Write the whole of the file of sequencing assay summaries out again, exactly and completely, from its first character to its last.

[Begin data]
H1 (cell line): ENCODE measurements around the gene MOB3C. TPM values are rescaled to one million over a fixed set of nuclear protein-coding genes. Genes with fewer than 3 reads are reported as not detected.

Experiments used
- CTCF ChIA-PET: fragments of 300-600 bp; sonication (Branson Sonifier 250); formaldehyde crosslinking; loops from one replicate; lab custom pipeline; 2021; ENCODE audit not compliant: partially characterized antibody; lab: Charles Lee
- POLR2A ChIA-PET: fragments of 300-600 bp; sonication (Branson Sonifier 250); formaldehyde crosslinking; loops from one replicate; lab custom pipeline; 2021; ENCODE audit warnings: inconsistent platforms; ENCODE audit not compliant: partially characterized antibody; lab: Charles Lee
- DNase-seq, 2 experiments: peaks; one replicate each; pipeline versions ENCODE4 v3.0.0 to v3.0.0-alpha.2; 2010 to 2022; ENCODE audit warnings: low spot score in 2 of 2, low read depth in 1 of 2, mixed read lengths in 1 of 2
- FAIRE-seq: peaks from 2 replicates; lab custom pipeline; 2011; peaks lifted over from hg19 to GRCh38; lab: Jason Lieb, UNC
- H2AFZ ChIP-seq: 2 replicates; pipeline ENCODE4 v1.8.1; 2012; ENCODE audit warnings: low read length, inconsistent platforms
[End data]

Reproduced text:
H1 (cell line): ENCODE measurements around the gene MOB3C. TPM values are rescaled to one million over a fixed set of nuclear protein-coding genes. Genes with fewer than 3 reads are reported as not detected.

Experiments used
- CTCF ChIA-PET: fragments of 300-600 bp; sonication (Branson Sonifier 250); formaldehyde crosslinking; loops from one replicate; lab custom pipeline; 2021; ENCODE audit not compliant: partially characterized antibody; lab: Charles Lee
- POLR2A ChIA-PET: fragments of 300-600 bp; sonication (Branson Sonifier 250); formaldehyde crosslinking; loops from one replicate; lab custom pipeline; 2021; ENCODE audit warnings: inconsistent platforms; ENCODE audit not compliant: partially characterized antibody; lab: Charles Lee
- DNase-seq, 2 experiments: peaks; one replicate each; pipeline versions ENCODE4 v3.0.0 to v3.0.0-alpha.2; 2010 to 2022; ENCODE audit warnings: low spot score in 2 of 2, low read depth in 1 of 2, mixed read lengths in 1 of 2
- FAIRE-seq: peaks from 2 replicates; lab custom pipeline; 2011; peaks lifted over from hg19 to GRCh38; lab: Jason Lieb, UNC
- H2AFZ ChIP-seq: 2 replicates; pipeline ENCODE4 v1.8.1; 2012; ENCODE audit warnings: low read length, inconsistent platforms